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Agric’s Contribution to GDP Records Eighth Decline in A Row


Despite plans by the current administration to revamp the agricultural sector and make it the leader of Ghana’s economy, the sector has rather seen a decline in its contribution to GDP for yet another time.

At least this is according to the 2017 figures released by the Ghana Statistical Service.

The percentage of its contribution to GDP stood at 18.9 percent at the end of 2016 but dropped to 18.3 percent at the end of  2017.

It will be the eighth consistent year in which the performance of agriculture has declined.

Some analysts fear that the situation will persist until such a time that the country is able to use new and effective methods to improve productivity in the sector.

The solution of the NPP’s government to address the decline of the sector in the 2017 budget was to modernize the sector and to improve productivity.

Measures outlined include: provision of improved seeds, supply of fertilizers, provision of dedicated extension services, marketing and monitoring of the sector.

However, the sector has dropped by an alarming 12.8% in just eight years.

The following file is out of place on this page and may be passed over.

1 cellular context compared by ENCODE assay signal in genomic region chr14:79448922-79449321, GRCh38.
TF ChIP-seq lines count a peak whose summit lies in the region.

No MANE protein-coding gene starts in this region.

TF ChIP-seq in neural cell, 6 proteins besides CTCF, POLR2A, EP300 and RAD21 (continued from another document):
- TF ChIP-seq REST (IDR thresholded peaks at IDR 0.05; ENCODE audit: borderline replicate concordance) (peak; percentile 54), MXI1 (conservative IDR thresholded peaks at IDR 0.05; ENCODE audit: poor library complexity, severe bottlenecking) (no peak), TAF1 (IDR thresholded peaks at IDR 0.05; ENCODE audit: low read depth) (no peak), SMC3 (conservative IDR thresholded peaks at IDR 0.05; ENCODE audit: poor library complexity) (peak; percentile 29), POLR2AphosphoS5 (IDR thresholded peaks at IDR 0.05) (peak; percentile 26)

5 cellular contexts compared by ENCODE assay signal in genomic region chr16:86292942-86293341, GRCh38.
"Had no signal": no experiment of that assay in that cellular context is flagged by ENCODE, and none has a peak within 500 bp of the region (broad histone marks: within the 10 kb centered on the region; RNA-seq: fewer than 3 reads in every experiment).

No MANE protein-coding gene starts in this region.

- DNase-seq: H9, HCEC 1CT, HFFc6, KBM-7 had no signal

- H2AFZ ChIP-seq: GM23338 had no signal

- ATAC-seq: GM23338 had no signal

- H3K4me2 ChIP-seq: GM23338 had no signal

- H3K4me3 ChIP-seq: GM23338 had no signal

It dropped from 31.8% in 2009 to 29.8% in 2010, representing 2% GDP contribution lost.

In 2011, agriculture’s contribution dropped by 4.5% to 25.3% while 2012 recorded a 2.4% drop to 22.9%.

The year 2013 recorded a 0.5% drop in the contribution of agriculture from 22.9% in 2012 to 22.4% in 2013.

The contribution of the agric sector to GDP growth recorded further decline of 0.9% in 2014, and as of September 2015, the sector had lost another 0.4% of its contribution to GDP.

The contribution of the agriculture sector dropped further in 2016 to 18.9 % with the latest figure being 18.3% in 2017.

In an interview with Citi Business News, Deputy Government Statistician, Anthony Amuzu said the sector will continue to decline until the country increases its exports of processed agricultural goods.

“The sector is made up of subsectors so just relying on the crop sub sector and relying on the planting for food and jobs alone is certainly not good and strong a policy to be able to overturn the poor performance of the sector”, he said.

He added, “The government needs to indeed look at the other sub-sectors and then invest more in them under more clarified policy direction so that it will lead to increase production rather than the current situation whereby many people are running away from the agricultural sector”.

For the General Secretary of the General Agricultural Workers Union (GAWU), Edward Kareweh, he believes government should focus on more than just crops under the planting for food and jobs initiative.

“The sector has been declining for some years now. Agriculture used to be about fifty percent of the economy. You know we are looking at value addition if we just export raw materials without adding value it doesn’t give you the value you need”.

“The gross value addition is low, so we are looking at value addition, and so if we are exporting everything we produce without adding value, then your intermediate consumption could even be higher”.

Source: Citibusinessnews

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